Michael Archer and I succeeded with the goals of our trek, that is to ski from the coast of Antarctica to the South Pole, then to kite-ski back to the coast. The departures of Kathy Braegger and Chris De Lapuente were extremely disappointing, even though it had nothing to do with bad preparation or lack of training. Just bad luck. Not the result I had wanted for my last big sled hauling expedition. They both had planned and prepared for this expedition for several year. (Ruth Strong had planned to go as far as the South Pole, not kite skiing)
Michael was the best of travelling companions; level headed, physically strong, and a fantastic “MacGyver” (the member of the expedition who task is it to fix all things with the small available amount of limited bits and pieces in the repair kit) It is the first time I have ever given up my “MacGyver” position!
Travelling across Antarctica is in many ways boring; endless white, no wildlife, the Messner Route has almost no mountain scenery. Yet, Antarctica is so vast, huge, pristine (except for the US base at the South Pole), and snow surfaces are always changing. From the start to the South Pole the climb is almost 10,000 feet but it is mind boggling to think that all that climb is on top of ice. The South Pole is located on 10,000 feet of ice. It is an amazing journey. It is a long way, yet we touched just a small section of the continent.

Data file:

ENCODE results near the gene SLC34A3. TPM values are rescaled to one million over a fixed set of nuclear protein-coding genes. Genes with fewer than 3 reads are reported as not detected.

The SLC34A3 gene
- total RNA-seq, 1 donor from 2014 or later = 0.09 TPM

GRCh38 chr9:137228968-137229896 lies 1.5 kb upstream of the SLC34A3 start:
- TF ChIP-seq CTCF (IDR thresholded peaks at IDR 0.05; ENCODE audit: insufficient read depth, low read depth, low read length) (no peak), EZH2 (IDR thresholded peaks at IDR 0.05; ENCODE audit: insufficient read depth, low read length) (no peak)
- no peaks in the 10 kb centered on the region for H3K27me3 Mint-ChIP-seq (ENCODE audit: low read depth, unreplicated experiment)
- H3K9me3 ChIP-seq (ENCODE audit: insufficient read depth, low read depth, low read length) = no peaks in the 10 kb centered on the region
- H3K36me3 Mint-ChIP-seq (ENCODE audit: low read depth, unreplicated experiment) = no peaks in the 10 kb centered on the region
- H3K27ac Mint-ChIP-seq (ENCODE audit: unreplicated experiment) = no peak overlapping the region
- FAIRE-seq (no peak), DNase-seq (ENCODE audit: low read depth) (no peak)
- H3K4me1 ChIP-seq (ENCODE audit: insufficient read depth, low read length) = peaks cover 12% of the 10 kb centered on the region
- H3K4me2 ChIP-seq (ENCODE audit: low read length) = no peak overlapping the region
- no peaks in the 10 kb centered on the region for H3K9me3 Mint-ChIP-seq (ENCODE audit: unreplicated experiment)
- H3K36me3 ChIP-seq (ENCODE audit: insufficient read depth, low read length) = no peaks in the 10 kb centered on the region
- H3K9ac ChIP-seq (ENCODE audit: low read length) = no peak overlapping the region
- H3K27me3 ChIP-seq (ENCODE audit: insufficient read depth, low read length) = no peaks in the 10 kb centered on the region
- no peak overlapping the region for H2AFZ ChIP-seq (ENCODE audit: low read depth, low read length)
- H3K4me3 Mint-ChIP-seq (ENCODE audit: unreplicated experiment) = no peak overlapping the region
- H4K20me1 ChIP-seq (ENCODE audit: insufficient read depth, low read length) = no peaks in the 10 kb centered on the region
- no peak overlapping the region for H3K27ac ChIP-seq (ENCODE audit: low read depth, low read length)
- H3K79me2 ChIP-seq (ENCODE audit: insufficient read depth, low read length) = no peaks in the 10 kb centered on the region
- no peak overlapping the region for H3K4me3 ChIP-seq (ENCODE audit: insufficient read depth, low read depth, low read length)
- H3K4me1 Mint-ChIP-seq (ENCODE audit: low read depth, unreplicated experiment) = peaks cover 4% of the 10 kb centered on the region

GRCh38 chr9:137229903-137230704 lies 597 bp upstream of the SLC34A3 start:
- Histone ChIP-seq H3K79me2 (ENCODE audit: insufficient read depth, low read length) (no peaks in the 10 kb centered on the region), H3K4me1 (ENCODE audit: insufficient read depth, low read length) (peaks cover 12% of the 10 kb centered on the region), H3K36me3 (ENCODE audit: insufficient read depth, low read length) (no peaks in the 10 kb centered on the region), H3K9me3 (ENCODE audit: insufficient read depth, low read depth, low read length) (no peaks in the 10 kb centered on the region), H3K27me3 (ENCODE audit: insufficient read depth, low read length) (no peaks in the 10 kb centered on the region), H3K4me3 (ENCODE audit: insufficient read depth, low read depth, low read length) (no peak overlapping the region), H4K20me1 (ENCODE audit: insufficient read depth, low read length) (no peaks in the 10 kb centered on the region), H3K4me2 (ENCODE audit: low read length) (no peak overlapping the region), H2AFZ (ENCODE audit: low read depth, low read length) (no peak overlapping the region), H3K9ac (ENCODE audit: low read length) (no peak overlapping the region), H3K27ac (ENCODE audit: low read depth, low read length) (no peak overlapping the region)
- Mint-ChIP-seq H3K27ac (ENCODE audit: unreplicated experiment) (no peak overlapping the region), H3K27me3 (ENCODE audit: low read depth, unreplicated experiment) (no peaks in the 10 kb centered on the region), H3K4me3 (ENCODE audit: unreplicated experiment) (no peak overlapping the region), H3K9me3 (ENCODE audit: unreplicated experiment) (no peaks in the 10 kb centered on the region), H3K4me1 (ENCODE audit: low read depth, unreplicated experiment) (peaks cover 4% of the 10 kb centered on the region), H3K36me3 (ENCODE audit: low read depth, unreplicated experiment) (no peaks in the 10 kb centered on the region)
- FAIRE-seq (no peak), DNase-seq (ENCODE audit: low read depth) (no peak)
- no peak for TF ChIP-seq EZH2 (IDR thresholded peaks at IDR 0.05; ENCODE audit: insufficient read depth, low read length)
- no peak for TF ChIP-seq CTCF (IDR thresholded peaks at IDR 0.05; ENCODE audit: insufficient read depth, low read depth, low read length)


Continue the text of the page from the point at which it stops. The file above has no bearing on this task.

The kite-skiiing was often frustrating because of a lack of wind and the fact we did not have all the correct equipment. At the same time, when the wind was good, flying across the surface of Antarctica was an amazing exhilarating experience. We are a couple of men aged 50 plus, with limited kite-skiing experience yet we covered over 1100 km in nine days of kiting. This year other kiting expeditions completed amazing treks, thousand of kilometres in short periods to time. No questions kite-skiing will become more and more popular in Antarctic and other parts of the world were conditions are right.
I feel that I am incredibly lucky to have had the opportunity to traverse this unique landscape at the bottom of the world. I would to thank all my travelling companions, Kathy, Chris, Ruth, and Michael. I would like to thank Sandra Sullivan for helping prepare the food, especially making more than one thousand chocolate truffles that we ate. Thank you to Tessum Weber for helping with the blog. Thank you to everyone who took interest in following our trek. Most of all, I want to thank my wife, Josée who gathered equipment, prepared the food, and kept track of our progress and supported us in every possible way.